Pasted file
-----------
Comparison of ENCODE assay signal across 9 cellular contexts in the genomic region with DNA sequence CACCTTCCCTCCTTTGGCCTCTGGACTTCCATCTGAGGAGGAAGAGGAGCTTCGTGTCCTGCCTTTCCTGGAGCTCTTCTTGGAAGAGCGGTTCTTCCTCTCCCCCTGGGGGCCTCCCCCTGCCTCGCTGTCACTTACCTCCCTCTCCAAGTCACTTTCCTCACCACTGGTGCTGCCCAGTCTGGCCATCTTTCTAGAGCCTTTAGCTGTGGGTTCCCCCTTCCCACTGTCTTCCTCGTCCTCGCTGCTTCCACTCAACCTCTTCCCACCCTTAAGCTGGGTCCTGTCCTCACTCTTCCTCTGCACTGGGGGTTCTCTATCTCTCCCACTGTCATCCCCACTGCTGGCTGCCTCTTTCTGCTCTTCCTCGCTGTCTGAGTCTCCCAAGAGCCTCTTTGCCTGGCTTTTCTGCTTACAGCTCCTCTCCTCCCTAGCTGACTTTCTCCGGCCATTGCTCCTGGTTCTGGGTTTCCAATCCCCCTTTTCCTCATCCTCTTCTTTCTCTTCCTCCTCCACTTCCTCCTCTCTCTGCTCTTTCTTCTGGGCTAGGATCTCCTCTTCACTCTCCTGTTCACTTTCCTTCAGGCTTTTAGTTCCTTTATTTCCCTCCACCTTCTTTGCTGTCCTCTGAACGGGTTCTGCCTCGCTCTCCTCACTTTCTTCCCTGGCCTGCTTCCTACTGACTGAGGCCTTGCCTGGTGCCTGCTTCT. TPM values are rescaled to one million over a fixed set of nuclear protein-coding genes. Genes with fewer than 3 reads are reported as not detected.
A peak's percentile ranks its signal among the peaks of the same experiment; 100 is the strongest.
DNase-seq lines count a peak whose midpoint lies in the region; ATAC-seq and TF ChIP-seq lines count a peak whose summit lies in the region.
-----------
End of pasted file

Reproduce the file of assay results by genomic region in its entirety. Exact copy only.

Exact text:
Comparison of ENCODE assay signal across 9 cellular contexts in the genomic region with DNA sequence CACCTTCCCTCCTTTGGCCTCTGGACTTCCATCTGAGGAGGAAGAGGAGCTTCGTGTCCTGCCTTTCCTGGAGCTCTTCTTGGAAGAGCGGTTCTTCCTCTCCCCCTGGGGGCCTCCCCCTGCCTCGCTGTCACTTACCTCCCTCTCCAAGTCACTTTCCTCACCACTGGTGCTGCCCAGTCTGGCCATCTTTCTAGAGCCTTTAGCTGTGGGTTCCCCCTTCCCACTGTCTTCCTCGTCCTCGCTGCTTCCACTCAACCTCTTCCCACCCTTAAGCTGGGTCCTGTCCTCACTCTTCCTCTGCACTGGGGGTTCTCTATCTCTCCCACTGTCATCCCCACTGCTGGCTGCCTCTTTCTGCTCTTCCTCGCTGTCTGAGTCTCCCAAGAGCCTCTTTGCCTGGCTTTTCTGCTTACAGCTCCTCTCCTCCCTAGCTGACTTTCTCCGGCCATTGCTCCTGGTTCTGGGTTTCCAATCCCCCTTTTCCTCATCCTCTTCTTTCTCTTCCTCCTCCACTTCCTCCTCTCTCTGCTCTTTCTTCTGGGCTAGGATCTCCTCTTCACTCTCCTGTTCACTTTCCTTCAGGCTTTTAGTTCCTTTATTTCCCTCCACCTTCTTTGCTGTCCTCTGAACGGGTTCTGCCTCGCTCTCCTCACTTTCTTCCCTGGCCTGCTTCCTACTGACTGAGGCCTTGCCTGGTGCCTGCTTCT. TPM values are rescaled to one million over a fixed set of nuclear protein-coding genes. Genes with fewer than 3 reads are reported as not detected.
A peak's percentile ranks its signal among the peaks of the same experiment; 100 is the strongest.
DNase-seq lines count a peak whose midpoint lies in the region; ATAC-seq and TF ChIP-seq lines count a peak whose summit lies in the region.